The Silver Chair by C. S. Lewis
The best children’s books are the ones that adults can relate to the most. Like Charlotte’s Web, which though written for children, explains the sorrow of loss better than any book I know. Or, Flora and Ulysses which brings the trauma of divorce into high focus. But nobody takes on adult issues, and handles them so eloquently, as C. S. Lewis. And, it doesn’t matter how many times I read The Chronicles of Narnia, they speak to me afresh with each reread.
I just finished The Silver Chair this morning. It has all the things my son would love: swords and galleons, dwarfs and witches. But it has what I love, too: a way to look at things which make me sad that enables me to handle them.
Eustace Scrubb and Jill are sent on Aslan’s breath to fulfill a task he has for them. It is namely to find Prince Rilian, who has been bitten by a vicious worm, and bring him home. I won’t even go into the details of the story, the most obvious one being that the silver chair is a horrible enchantment of deception, except to dwell on the part with his father, King Caspian.
When the tasks are completed, and the Prince is finally home, his father’s ship comes into port. We are ready for a glorious reunion, and instead we sense that something is dreadfully wrong. King Caspian is brought forth on a bed, and he barely has time to greet his son before he dies. And I’m thinking, “What? All these tasks so bravely faced and courageously completed, for what?!”
But then C. S. Lewis takes us on Aslan’s breath to a new setting. To Home. And this is what we find:
Then he opened his mouth wide and blew. But this time they had no sense of flying through the air: instead it seemed that they remained still, and the wild breath of Aslan blew away the ship and the dead King and the castle and the snow and the winter sky. For all these things floated off into the air like wreaths of smoke, and suddenly they were standing in a great brightness of summer sunshine, on smooth turf, among mighty trees, and beside a fair, fresh stream. Then they saw that they were once more on the mountain of Aslan high up above and beyond the end of the world in which Narnia lies. But the strange thing was that the funeral music for King Caspian still went on, though no one could tell where it came from. They were walking beside the stream and the Lion went before them: and he became so beautiful, and the music so despairing, that Jill did not know which of them it was that filled her eyes with tears.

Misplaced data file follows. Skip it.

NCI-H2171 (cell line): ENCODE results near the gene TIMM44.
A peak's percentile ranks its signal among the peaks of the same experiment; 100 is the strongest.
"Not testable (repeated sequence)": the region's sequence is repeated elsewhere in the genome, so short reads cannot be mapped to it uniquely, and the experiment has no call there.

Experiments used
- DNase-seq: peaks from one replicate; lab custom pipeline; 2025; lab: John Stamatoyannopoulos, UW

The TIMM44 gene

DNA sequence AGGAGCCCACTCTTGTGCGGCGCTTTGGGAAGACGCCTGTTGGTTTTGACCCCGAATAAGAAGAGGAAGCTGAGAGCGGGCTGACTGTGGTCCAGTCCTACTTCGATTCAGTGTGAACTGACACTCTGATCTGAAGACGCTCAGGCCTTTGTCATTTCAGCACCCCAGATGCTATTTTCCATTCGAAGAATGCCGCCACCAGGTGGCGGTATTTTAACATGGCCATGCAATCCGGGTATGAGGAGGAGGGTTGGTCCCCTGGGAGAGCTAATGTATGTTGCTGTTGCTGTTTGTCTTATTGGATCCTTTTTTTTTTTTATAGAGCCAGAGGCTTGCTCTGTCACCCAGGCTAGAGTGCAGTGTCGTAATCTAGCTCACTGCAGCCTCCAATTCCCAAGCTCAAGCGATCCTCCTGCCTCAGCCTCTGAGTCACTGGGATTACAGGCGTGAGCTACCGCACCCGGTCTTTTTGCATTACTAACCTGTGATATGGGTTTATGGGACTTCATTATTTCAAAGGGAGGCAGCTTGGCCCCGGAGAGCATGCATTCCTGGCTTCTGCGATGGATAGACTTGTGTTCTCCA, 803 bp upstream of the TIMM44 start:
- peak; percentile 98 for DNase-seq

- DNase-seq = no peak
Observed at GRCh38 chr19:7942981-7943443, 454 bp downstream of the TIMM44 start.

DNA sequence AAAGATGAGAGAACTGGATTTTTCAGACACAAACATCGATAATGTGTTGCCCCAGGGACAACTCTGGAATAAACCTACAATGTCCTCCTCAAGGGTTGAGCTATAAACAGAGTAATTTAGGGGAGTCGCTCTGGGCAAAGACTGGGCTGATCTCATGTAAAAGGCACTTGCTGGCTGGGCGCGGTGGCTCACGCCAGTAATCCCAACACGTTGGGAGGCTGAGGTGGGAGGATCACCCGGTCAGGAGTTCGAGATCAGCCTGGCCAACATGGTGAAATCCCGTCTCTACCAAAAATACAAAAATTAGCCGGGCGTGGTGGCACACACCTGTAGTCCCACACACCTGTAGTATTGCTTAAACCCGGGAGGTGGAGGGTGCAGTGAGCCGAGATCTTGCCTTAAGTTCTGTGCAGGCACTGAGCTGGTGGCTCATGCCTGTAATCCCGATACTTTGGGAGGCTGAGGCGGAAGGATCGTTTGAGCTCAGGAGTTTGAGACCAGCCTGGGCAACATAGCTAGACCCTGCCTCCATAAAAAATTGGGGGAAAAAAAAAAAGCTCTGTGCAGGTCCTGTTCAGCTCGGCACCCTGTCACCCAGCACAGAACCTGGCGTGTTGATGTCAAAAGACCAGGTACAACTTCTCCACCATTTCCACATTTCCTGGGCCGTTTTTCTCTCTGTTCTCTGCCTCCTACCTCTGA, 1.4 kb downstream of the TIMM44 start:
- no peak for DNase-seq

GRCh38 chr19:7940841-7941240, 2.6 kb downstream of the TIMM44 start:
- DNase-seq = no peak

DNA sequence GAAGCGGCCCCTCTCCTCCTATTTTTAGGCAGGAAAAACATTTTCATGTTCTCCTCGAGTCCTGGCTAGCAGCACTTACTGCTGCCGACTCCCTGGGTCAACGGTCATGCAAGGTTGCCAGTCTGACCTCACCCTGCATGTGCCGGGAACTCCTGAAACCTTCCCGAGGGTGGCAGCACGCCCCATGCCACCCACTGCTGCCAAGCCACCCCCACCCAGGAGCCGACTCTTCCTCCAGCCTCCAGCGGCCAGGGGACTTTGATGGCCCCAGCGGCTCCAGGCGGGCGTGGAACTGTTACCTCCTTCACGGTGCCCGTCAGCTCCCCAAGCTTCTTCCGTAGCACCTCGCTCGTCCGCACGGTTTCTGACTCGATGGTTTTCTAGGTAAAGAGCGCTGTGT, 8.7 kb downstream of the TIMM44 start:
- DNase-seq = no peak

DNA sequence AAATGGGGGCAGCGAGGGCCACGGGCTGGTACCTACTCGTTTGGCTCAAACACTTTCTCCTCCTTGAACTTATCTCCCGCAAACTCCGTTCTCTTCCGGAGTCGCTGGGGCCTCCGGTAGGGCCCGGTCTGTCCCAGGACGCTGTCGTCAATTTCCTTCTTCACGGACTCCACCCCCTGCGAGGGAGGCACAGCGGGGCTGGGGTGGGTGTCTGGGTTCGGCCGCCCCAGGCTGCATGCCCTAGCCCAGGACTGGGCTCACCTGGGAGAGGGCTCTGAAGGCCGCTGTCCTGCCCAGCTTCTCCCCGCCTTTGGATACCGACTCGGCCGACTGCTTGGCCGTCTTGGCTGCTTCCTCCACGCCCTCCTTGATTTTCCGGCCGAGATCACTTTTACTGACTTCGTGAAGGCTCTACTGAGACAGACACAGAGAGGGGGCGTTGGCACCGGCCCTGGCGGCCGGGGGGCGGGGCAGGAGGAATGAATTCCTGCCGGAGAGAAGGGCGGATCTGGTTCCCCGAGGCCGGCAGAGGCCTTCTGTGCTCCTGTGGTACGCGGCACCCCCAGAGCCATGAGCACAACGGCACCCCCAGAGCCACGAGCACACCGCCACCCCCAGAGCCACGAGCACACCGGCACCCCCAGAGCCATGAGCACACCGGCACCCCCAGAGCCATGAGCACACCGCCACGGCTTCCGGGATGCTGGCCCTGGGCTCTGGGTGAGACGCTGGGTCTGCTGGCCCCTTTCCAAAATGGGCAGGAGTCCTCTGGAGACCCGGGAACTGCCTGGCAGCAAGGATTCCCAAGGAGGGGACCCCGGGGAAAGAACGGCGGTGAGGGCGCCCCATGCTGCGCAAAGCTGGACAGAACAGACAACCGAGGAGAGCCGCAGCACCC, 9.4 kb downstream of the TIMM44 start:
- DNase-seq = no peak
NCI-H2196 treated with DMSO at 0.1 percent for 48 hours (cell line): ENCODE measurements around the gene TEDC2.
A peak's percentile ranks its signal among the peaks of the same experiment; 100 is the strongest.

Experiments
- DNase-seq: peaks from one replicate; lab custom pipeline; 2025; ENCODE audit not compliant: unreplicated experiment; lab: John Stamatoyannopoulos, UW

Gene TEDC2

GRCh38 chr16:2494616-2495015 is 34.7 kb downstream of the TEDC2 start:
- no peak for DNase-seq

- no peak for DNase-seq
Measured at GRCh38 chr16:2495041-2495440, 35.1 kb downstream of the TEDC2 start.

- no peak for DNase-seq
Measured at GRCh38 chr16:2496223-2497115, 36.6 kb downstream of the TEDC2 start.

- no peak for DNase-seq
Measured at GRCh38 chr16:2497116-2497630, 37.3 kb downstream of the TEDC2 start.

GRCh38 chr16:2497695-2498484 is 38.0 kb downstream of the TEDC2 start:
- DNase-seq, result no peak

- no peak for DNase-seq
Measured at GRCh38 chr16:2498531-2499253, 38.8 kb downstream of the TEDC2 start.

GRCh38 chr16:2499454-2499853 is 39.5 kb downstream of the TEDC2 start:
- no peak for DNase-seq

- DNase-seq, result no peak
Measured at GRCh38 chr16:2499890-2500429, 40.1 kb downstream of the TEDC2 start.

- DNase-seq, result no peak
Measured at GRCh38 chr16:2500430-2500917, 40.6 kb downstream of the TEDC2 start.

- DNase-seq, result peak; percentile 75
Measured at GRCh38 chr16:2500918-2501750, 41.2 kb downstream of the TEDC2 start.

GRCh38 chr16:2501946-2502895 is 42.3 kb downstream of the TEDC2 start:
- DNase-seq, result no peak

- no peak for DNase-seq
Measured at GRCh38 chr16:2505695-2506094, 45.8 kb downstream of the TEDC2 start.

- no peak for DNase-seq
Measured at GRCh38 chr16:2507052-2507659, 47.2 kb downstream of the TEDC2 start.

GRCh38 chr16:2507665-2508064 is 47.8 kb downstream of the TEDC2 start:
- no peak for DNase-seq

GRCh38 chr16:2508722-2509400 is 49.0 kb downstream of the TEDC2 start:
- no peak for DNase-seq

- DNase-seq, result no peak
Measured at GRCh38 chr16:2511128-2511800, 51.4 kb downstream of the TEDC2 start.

Then Aslan stopped, and the children looked into the stream. And there, on the golden gravel of the bed of the stream, lay King Caspian, dead, with the water flowing over him like liquid glass…
Then Eustace set his teeth and drove the thorn into the Lion’s pad. And there came out a great drop of blood, redder than all redness you have ever seen or imagined. And it splashed into the stream over the dead body of the King. At the same moment the doleful music stopped, and the dead King began to be changed. His white beard turned to grey, and from grey to yellow, and got shorter and vanished altogether; and his sunken cheeks grew round and fresh, and the wrinkles were smoothed and his eyes opened, and his eyes and lips both laughed, and suddenly he stood before them – a very young man, or a boy.
I know of no better way to describe the hope which I believe is ours. The hope from a Savior who loves us more than we can possibly imagine.